Gareth Edwards’ 2010 Monsters was a little gem, extracting maximum effect from very minimal resources to deliver an offbeat genre film that was at once a fragile love story and an ambiguous monster movie with much to say about First World/Third World dynamics. A lot of people like it. Tom Green’s sequel pisses that goodwill up the wall with a meat-headed Iraqistan allegory compiled from the Big Book of War Movie Clichés.
Our heroes, who I’m pretty sure we’re supposed to actually like, are a bunch of blue-collar would-be workers from burnt-out Detroit who have little option in life but to join the army, and thus find themselves somewhere in the Middle East, which has become an Infected Zone, just as Mexico was in the first film. This means that massive herds of wandering squid-like beasties are rampaging across the deserts and through the cities. Trouble is, the US army’s attempts to keep the areas quarantined and stop the aliens spreading has resulted in a hell of a lot of collateral damage, an angry population and thus an army of local insurgents intent on repelling the human invaders from their soil. Amidst this mess, our Detroit crew, now christened ‘Team Tiger Shark’, is assigned to veteran Sergeant Noah (Johnny Harris) to rescue a lost platoon.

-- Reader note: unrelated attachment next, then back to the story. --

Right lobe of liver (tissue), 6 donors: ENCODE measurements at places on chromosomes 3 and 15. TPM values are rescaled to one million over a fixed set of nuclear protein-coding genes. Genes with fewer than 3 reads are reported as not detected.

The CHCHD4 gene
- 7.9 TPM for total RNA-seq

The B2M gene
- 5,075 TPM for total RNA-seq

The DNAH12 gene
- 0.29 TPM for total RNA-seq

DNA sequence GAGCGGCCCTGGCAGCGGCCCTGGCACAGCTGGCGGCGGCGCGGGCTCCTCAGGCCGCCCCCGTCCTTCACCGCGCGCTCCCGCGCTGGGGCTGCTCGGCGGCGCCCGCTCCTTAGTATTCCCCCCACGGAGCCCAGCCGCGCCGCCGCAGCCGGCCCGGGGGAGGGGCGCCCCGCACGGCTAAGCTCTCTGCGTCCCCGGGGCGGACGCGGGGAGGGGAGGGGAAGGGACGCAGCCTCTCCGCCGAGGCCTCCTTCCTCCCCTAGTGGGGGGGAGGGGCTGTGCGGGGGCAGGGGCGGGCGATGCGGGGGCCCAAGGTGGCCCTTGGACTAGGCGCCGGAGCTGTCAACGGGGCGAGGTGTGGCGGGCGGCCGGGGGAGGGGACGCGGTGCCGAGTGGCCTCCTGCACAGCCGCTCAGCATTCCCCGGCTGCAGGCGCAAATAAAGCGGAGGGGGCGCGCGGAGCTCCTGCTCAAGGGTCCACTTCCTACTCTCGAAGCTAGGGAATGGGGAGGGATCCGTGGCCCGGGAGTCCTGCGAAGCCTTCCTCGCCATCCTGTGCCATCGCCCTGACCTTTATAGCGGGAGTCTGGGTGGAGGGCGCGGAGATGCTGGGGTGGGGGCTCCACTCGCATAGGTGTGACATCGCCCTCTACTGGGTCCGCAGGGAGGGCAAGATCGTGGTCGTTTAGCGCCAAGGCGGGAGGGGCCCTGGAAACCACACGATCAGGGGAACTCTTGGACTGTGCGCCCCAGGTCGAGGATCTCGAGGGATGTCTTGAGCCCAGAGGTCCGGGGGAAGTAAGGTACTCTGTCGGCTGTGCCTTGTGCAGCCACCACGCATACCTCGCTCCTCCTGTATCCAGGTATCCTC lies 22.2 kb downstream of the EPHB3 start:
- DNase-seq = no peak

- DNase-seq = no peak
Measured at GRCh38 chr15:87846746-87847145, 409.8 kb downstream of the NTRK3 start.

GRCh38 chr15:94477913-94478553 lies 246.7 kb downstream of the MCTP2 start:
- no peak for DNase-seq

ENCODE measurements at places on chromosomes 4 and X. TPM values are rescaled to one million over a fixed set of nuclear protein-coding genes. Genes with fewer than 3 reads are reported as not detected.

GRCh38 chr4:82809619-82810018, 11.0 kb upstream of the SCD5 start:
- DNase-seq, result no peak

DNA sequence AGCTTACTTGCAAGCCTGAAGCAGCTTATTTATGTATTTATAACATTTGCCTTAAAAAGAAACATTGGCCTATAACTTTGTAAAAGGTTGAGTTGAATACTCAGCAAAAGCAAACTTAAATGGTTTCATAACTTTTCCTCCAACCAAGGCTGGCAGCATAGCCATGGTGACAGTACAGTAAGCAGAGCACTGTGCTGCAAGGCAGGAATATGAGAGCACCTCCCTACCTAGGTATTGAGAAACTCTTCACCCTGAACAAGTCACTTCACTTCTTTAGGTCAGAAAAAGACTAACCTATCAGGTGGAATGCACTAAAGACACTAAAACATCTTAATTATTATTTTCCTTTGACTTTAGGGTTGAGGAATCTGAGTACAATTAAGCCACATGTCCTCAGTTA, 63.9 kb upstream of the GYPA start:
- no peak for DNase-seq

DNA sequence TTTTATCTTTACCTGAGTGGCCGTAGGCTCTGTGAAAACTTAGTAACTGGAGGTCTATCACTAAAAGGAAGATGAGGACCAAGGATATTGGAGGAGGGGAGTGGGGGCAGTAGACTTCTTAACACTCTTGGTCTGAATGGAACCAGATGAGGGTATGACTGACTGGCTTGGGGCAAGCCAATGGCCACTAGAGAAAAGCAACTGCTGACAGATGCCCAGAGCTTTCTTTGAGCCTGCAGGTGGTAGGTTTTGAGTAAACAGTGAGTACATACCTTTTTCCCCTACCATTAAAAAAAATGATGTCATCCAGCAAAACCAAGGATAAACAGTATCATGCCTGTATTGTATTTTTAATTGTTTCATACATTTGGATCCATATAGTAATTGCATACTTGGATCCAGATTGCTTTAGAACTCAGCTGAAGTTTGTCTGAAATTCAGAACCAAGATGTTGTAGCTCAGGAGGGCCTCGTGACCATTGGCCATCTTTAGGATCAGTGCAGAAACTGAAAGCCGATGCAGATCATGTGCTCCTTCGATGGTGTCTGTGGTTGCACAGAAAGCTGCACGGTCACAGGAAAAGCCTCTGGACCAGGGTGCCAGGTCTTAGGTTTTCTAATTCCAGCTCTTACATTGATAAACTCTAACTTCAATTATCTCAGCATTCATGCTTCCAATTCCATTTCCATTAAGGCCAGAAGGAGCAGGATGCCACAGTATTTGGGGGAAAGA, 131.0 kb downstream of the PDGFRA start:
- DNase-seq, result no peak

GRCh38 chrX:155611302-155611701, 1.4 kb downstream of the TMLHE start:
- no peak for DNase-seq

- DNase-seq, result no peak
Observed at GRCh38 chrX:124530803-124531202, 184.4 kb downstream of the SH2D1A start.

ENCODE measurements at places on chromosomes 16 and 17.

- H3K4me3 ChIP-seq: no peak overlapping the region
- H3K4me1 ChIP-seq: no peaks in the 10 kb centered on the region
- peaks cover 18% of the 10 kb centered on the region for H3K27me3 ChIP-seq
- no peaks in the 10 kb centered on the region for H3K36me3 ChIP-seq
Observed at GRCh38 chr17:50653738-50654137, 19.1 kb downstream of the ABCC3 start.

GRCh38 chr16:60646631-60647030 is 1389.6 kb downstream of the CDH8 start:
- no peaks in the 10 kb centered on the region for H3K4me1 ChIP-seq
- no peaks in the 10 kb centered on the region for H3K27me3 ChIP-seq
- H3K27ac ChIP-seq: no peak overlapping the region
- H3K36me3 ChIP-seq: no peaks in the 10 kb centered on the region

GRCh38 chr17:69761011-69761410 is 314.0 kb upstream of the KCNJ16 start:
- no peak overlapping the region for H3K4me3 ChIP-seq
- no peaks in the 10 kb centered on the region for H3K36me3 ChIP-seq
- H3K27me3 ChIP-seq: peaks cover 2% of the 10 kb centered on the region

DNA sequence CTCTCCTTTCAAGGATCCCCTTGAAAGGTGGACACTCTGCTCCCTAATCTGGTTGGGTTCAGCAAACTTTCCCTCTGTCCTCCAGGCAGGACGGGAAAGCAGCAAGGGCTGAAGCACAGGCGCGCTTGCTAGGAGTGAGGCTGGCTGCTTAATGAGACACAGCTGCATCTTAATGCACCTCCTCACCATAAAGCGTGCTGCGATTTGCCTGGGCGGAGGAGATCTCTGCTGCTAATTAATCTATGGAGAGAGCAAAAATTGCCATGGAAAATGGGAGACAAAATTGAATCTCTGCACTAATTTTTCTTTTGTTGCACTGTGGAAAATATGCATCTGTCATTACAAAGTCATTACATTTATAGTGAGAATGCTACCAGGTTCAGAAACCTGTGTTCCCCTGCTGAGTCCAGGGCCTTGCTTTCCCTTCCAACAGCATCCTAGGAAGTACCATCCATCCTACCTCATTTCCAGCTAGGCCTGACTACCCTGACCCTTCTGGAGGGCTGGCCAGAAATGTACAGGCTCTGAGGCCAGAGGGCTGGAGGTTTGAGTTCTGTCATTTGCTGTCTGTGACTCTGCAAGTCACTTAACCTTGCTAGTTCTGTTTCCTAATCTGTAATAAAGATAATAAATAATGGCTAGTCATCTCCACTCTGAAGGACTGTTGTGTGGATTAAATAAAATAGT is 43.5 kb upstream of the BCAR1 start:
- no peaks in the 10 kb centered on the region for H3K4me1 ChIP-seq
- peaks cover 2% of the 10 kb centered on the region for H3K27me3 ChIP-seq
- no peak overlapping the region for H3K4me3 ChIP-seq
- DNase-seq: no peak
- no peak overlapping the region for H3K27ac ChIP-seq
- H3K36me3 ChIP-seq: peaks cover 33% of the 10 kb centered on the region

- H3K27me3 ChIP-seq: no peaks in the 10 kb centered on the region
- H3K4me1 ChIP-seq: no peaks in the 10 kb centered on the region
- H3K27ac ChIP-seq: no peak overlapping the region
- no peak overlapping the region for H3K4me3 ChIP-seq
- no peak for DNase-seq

What follows is a series of scrapes with both the beasties and the locals, wherein Team Tiger Shark get severely whittled down, Noah begins to lose his mind and the remaining grunt (Sam Keeley) goes a little native and realises that maybe bombing the living crap out of people is wrong, that the monsters are occasionally quite pretty, and that Arabs, like, have children too. To be fair, there is a fair amount of visual spectacle, the action sequences are quite well mounted, and the last act is admittedly more interesting than what has preceded it, but honestly, by that time I was past caring.
There are two main problems. One is that, from the moment we meet them, Team Tiger Shark are such a bunch of ‘bro’s before ho’s’, ‘I’ve got your back out there, man’ coke n’ hooker-using macho dick-swinging arseholes that, frankly, couldn’t die fast enough. I’m pretty sure this wasn’t Green’s intention, at least if all the music that kicked in any time one of the pricks got injured is anything to go by.
Problem two is that the monsters of the title have an oddly underwritten, undefined and minimal role to play in their own film. Sure, we see a lot more of them, and beautifully realised they are too. It’s just that, well, you could remove them entirely from the story with very little effect on things. Their part in the narrative could be replaced by sandstorms or unexploded bombs. Surplus to requirements, they are reduced to decoration, as the unremarkable sub-Platoon dynamics take centre stage.
A horribly misjudged, irritating film.
Watch the trailer: